Romanian citizenship: a review of the past and a future forecast regarding the authorities’ policy
The joining of Romania to the EU on January 1st 2007, and the thronging of hundreds of thousands of potential candidates for a Romanian citizenship in the race to obtain the desired European citizenship, confronts the EU with one of its most difficult tests since the joining of several states from the former Soviet block.
For example, in recent months over 300,000 applications for a Romanian citizenship were filed by Moldavian citizens seeking to escape the poverty-hit country. This trend inflicts substantial consequences on the labor force in EU countries and on political relations among them. It is far more prominent in Romania than in other countries which have recently joined the EU due to the Romanian citizenship law, which entitles vast populations with ethnic Romanian roots to obtain a Romanian citizenship.
The lenient citizenship policy currently employed by the Romanian authorities is very different than the ones of past years. Its foundations lay within the transformations that occurred in Romania and Europe towards the end of the 20th century.
When the state of Romania was founded, its citizenship policy consisted of stricter rules than these of today. Those rules allowed citizens of adjacent countries with ethnic Romanian roots to obtain a Romanian citizenship, but forced them to relinquish their other citizenship. This policy continued during the Soviet occupation of Romania, yet during this period citizenship laws were exercised selectively, and served mainly as a tool for political control.
Thus, even though it was supposedly made possible for former citizens to return to Romania, in practice only small sectors who met specific political criteria were allowed to repatriate.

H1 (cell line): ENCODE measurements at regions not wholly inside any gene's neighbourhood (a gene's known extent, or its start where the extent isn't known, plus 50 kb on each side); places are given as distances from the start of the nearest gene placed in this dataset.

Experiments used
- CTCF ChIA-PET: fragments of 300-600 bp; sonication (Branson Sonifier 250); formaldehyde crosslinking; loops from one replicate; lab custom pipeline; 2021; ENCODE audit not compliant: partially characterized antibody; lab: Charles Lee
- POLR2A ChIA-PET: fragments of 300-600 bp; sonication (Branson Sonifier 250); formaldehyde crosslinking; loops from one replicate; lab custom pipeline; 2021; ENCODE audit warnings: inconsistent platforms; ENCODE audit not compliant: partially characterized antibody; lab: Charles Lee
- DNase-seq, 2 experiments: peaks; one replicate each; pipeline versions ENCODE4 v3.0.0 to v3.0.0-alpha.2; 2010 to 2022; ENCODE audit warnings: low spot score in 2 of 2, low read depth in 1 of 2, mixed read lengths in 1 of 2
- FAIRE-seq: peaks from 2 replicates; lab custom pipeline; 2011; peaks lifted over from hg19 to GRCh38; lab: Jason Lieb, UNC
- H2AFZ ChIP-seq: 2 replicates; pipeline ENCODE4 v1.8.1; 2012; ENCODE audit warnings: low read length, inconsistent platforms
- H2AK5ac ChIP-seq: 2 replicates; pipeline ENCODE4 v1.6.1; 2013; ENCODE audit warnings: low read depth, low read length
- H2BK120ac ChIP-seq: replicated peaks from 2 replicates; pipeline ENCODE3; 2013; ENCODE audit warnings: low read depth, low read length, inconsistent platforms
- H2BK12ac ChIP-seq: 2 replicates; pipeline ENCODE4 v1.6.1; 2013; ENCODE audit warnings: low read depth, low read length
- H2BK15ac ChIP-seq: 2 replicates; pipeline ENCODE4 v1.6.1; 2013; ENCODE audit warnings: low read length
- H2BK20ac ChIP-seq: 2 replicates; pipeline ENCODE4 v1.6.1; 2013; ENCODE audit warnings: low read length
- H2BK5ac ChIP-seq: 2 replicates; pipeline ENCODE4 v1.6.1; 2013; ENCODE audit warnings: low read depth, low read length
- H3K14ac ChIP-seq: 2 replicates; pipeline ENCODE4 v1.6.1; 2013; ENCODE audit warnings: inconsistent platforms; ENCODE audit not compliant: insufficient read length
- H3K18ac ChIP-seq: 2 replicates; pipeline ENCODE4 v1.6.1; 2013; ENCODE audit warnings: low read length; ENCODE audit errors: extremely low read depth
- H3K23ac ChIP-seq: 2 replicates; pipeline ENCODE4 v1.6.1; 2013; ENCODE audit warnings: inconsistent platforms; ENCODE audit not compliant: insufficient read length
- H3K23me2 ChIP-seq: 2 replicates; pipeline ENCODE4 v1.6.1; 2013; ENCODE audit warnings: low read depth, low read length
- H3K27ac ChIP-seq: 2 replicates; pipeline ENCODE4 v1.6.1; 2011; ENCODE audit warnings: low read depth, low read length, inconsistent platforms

With the demise of the Chauchesko regime, the disintegration of the Soviet Union and the disengagement of Romania from it, the foundations for the existing Romanian citizenship rules were laid.
The Romanian citizenship law legislated in 1991, sought to emphasize the disengagement of Romania from the Soviet Union and the desire to unite with parts of Romania that were taken over by the Soviet-union after World War II, especially with Moldavia which was part of Romania until the war.
The law determines that a person can acquire a Romanian citizenship in one of the following ways:
1. By naturalization – Living in Romania for a period of time of 5 to 8 years.
2. By birth in Romanian territories, or being a second or third generation descendent to a Romanian citizen.
3. By adoption – Being adopted by a parent whom is a Romanian citizen.
4. By repatriation.
Furthermore, it was established that former Romanian citizens who had their citizenship revoked prior to 1989 for different reasons, may re-acquire their Romanian citizenship by request, even if they are in the possession of additional foreign citizenships, and even if they have no intention to settle in Romania. This right was also granted to people who were coerced to waive their citizenship, and to their second and third generation descendants.
The lenient legislation by the Romanian authorities, and the decision to allow Romania to join the EU come January 2007, have led to significant increase of those eligible for a Romanian citizenship to execute their prerogative, with the highest number coming from Moldavia.
While since the beginning of the 90’s and up until recently only about 100,000 Moldavians obtained a Romanian citizenship, in the first half of 2006 over 300,000 applications have been filed by Moldavian citizens. Estimates project that over 75% of the Moldavian population (which amounts to over 4 million people) is entitled to a Romanian citizenship.
This test that the countries of the EU are now facing has led to new approaches seeking to narrow down the free immigration policy for work purposes from poor eastern European countries to the EU. For instance, the free immigration policy in Britain allowed over 1 million immigrants to enter the United Kingdom during the past 10 years, leading to protest from local population due to its ramifications on the local work force. Failure by the EU to withstand the test may lead to further developments, and to considerable pressure applied by the wealthier western European countries on the eastern European ones, to make amendments to current laws, and change their policy in a manner that will see the extent of immigration cut down significantly. Such events are likely to see the number of people eligible for a Romanian citizenship drop as a result, so those who are now eligible should act sooner rather than later.